To standardise the anthropometric indices on a continuous scale, we calculated sex-specific z-scores (value minus mean, divided by standard deviation, SD). Similarly to our previous study , we dichotomised ABSI (cutoffs ≥ 73 for women, ≥ 80 for men) and HI (cutoffs ≥ 64 for women, ≥ 49 for men) and defined body shape phenotypes with an ABSI-by-HI cross-classification as “pear”—small-ABSI–large-HI (reference), “slim”—small-ABSI–small-HI, “wide”—large-ABSI–large-HI, “apple”—large-ABSI–small-HI. For categorisation of BMI, we used World Health Organisation criteria and defined normal weight (BMI ≥ 18.5 to < 25 kg/m2, reference), overweight (BMI ≥ 25 to < 30 kg/m2), and obese (BMI ≥ 30 to < 45 kg/m2). To examine heterogeneity of the associations with body shape according to body size, we defined a combined cross-classification BMI-by-ABSI-by-HI (“pear” normal weight reference).
Haematological and biomarker measurements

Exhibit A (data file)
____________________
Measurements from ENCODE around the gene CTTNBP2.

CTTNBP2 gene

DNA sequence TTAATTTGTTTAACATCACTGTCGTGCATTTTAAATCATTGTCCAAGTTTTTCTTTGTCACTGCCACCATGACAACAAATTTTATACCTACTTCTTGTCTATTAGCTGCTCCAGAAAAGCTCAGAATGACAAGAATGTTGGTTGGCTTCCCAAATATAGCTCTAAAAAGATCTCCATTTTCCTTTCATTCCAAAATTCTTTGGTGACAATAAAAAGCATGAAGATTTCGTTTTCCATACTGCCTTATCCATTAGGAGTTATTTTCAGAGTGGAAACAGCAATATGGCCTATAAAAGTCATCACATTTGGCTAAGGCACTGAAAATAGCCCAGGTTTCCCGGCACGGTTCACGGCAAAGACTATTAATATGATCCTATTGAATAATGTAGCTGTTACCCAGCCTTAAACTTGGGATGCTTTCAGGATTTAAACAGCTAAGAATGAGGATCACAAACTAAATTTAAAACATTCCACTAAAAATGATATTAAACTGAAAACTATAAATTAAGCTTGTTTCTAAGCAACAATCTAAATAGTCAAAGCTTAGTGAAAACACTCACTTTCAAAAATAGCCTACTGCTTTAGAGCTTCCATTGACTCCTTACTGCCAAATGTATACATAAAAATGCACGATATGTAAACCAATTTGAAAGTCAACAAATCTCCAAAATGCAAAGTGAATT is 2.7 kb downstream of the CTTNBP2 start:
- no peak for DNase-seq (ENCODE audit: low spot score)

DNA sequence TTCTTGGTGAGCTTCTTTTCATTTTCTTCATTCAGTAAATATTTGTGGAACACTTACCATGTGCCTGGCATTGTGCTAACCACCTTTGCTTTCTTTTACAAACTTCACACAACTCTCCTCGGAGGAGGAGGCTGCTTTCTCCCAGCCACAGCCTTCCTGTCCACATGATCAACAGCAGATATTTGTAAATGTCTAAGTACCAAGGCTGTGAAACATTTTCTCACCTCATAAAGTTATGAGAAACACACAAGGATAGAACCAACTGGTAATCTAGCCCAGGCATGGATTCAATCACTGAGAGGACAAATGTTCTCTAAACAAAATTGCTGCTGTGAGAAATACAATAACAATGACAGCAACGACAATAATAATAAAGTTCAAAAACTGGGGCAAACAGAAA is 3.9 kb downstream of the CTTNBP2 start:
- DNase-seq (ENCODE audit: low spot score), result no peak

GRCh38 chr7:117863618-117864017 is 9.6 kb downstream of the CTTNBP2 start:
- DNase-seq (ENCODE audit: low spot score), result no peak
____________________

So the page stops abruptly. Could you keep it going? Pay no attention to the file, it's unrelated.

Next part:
UK Biobank participants provided blood samples throughout the day (8 am to 9 pm), irrespective of fasting status. Samples for haematological measurements were collected in EDTA (ethylenediaminetetraacetic acid) vacutainers and were analysed within 24 h of blood draw on Beckman Coulter LH750 automated analysers . The analysers measured directly platelet count (109/L), but derived platelet size, represented by MPV (fL) and PDW (%), from scatter plots and histograms of platelet size. In very few participants, haematological measurements were recorded as zero and we replaced these with half of the lowest non-zero value. We have previously described the measurements for metabolic and inflammatory biomarkers, liver function test, sex hormone binding globulin (SHBG), and sex steroids [12, 26]. In this study, we examined only the correlation of blood biomarkers with platelet count and size. As our previous study on sex steroids included fewer exclusions , we imputed testosterone in women using, as previously, quantile regression imputation of truncated left-censored data (QRILC) , but estimated the parameters of the distribution based on the restricted data set of the current study. In addition, as previously , we calculated free testosterone with law-of-mass-action equations .